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Measuring rumen pH and temperature by an indwelling and wireless data transmitting unit and application under different feeding conditions

Gasteiner Johann, Dr.

Dr. Johann Gasteiner

Tier, Technik und Umwelt

Measuring rumen pH and temperature by an indwelling and wireless data transmitting unit and application under different feeding conditions

Gasteiner Johann, Dr., M. Fallast, S. Rosenkranz, Häusler Johann, K. Schneider, Guggenberger Thomas, Dr.

Subacute rumen acidosis is a common and economically important herd health problem of dairy cattle and there is a crucial need for monitoring systems.
Therefore an indwelling wireless data transfer system for monitoring rumen ph and temperature was assembled. Measurement times were user selectable, in our trials measurements were taken every 30 minutes. Stored data were transmitted using ISM-Band (433 mHz). The system was controlled by a microprocessor. Data (pH, temperature) were sampled with an Analog to Digital converter (A/D converter) and stored in an external memory chip. The indwelling system could be administered orally, but to service the measuring units, experiments were conducted using 5 ruminally cannulated steers.

After calibrating by using standardized pH-dilutions (pH4, pH7) and check for proper operation, rumen-pH und temperature measures were carried out under different feeding conditions.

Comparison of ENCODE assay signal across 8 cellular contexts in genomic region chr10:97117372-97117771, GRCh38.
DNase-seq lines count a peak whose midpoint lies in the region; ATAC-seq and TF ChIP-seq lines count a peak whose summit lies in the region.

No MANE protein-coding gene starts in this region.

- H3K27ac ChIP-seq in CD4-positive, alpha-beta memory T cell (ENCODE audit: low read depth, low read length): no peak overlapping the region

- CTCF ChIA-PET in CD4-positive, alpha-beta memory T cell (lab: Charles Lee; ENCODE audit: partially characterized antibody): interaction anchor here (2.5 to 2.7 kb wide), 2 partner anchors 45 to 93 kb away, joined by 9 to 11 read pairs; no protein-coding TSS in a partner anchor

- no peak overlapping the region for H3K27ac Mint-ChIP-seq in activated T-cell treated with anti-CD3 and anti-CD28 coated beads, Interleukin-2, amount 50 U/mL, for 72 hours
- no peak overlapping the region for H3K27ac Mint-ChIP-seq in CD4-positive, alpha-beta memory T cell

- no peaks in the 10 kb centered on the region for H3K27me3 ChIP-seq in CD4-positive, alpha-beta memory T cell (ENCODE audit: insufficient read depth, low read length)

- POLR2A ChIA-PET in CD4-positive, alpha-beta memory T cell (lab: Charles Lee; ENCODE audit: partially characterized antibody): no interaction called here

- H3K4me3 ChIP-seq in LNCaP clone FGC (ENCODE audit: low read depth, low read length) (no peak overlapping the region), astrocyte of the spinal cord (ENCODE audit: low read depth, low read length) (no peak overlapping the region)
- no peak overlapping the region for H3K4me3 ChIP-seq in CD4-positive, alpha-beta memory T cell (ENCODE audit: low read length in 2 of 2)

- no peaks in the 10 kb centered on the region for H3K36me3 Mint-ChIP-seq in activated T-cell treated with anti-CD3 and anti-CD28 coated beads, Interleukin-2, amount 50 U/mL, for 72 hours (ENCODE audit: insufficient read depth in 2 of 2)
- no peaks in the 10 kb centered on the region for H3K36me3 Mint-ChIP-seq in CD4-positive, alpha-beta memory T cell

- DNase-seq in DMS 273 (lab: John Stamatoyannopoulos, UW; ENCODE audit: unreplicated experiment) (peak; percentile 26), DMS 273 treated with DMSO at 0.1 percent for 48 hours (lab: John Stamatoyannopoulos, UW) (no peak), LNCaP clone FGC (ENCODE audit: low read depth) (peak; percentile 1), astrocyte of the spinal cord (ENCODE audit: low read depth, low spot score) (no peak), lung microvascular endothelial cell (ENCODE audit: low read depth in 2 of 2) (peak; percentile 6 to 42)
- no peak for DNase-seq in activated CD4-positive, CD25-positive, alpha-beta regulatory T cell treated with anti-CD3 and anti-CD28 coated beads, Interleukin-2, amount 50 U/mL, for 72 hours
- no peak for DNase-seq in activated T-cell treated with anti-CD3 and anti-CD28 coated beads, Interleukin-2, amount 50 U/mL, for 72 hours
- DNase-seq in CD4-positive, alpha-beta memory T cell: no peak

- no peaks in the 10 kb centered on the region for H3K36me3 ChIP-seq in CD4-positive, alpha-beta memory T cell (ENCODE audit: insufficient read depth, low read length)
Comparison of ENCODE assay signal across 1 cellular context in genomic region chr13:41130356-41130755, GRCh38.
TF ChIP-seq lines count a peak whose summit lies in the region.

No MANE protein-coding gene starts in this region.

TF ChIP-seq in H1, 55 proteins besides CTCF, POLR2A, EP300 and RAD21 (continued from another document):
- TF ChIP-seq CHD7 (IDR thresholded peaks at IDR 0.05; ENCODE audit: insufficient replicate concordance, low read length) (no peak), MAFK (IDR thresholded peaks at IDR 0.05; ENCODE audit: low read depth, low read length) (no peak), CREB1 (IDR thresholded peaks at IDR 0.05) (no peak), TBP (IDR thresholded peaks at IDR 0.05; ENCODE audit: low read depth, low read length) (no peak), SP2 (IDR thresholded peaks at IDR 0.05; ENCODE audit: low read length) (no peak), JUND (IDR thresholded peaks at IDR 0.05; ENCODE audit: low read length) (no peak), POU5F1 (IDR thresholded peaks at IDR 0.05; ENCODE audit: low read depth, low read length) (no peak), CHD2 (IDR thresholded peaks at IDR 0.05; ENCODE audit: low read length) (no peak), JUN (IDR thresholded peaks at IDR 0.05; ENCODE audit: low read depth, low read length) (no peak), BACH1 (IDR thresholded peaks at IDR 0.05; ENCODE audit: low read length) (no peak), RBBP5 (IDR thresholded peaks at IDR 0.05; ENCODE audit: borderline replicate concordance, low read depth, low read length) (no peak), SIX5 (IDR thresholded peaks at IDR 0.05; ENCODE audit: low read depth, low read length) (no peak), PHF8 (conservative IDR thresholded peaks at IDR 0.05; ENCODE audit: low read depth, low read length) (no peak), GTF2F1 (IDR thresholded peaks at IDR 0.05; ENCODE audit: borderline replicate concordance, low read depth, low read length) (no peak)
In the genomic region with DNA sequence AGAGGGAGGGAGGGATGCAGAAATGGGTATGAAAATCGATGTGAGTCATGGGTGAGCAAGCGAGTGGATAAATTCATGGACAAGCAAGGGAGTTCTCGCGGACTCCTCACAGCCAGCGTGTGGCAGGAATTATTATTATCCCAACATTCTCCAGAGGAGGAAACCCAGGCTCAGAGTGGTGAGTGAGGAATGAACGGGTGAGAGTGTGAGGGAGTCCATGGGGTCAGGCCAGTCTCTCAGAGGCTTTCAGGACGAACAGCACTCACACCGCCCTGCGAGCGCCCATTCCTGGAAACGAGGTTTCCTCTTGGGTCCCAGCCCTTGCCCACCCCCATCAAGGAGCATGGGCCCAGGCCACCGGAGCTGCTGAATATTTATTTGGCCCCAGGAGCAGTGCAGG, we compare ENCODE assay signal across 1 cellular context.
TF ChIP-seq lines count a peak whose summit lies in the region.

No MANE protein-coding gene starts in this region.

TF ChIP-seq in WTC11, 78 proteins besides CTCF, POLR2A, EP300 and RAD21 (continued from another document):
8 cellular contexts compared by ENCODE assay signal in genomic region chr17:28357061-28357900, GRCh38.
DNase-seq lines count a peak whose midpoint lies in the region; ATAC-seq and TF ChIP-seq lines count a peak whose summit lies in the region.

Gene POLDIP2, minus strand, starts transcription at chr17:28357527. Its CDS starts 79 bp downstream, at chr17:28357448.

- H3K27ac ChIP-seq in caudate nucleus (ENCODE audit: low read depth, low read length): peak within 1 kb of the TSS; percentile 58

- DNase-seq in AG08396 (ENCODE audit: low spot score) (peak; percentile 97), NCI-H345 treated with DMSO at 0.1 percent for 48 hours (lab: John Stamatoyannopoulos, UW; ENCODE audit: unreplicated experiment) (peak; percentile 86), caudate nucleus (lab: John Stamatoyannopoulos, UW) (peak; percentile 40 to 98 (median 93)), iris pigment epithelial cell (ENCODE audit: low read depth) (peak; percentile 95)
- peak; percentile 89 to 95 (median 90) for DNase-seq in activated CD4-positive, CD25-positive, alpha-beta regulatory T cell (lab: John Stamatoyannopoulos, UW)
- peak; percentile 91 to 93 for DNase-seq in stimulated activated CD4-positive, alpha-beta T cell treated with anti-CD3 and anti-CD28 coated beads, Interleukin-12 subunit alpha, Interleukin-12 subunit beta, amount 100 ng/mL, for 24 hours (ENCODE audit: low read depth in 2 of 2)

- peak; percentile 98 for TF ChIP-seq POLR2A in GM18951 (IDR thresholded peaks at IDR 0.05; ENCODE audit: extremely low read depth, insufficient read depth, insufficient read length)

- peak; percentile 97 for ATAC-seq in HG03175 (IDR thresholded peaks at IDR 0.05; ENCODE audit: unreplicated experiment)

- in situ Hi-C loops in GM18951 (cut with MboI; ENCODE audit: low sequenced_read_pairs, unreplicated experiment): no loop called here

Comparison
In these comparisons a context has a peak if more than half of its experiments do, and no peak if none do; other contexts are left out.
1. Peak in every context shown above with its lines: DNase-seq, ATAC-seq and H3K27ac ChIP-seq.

In feeding experiment 1, 100 % roughage (hay) ad. lib. was given to the animals for 7 days.

In feeding experiment 2, animals had daily pasture (from 4.30 a.m. to 16:30 p.m.) and forage ad lib. (from 17:00 p.m. to 4:00 a.m.) for 3 weeks.

In feeding experiment 3, animals received a diet containing forage:concentrate 50:50 for 7 days.

Measurements of rumen pH and temperature were taken for a period of 7 days in all trials.

Statistical analysis was conducted using GLM (Statgraphic Plus 5.1) and Bonferroni-Holm-Test.
In feeding experiment 1, rumen temperature (mean 38.40±0.70° C) was influenced significantly by drinking water but it is not connected with feeding time. Mean pH was 6.49±0.39 and nadir was pH 6.14.

In feeding experiment 2, mean rumen temperature was 38.12±0.80° C and mean pH was 6.36±0.22. Nadir during pasture was pH 5.34, nadir during feeding roughage was 6.16. Pasture had a significant influence on rumen pH.
In feeding experiment 3, mean rumen temperature was 38.55±0.83° C and mean pH was 6.37±0.24. Nadir was pH 5.29. Decline of rumen pH was significantly related to the feeding of concentrate.

When comparing results of measuring standardized dilutions (pH 4, pH 7) prior and after in vivo measurements, coefficient of correlation was 0.9987. Drift pH 4 was 0,197 ± 0,070 and drift pH 7 was 0,107 ± 0,088

Results indicate, that the present method is a useful and proper tool for scientific applications. As the measuring system can also be administered to uninjured cattle, an adapted rumen pH measuring system will also be assembled for practical purposes in future.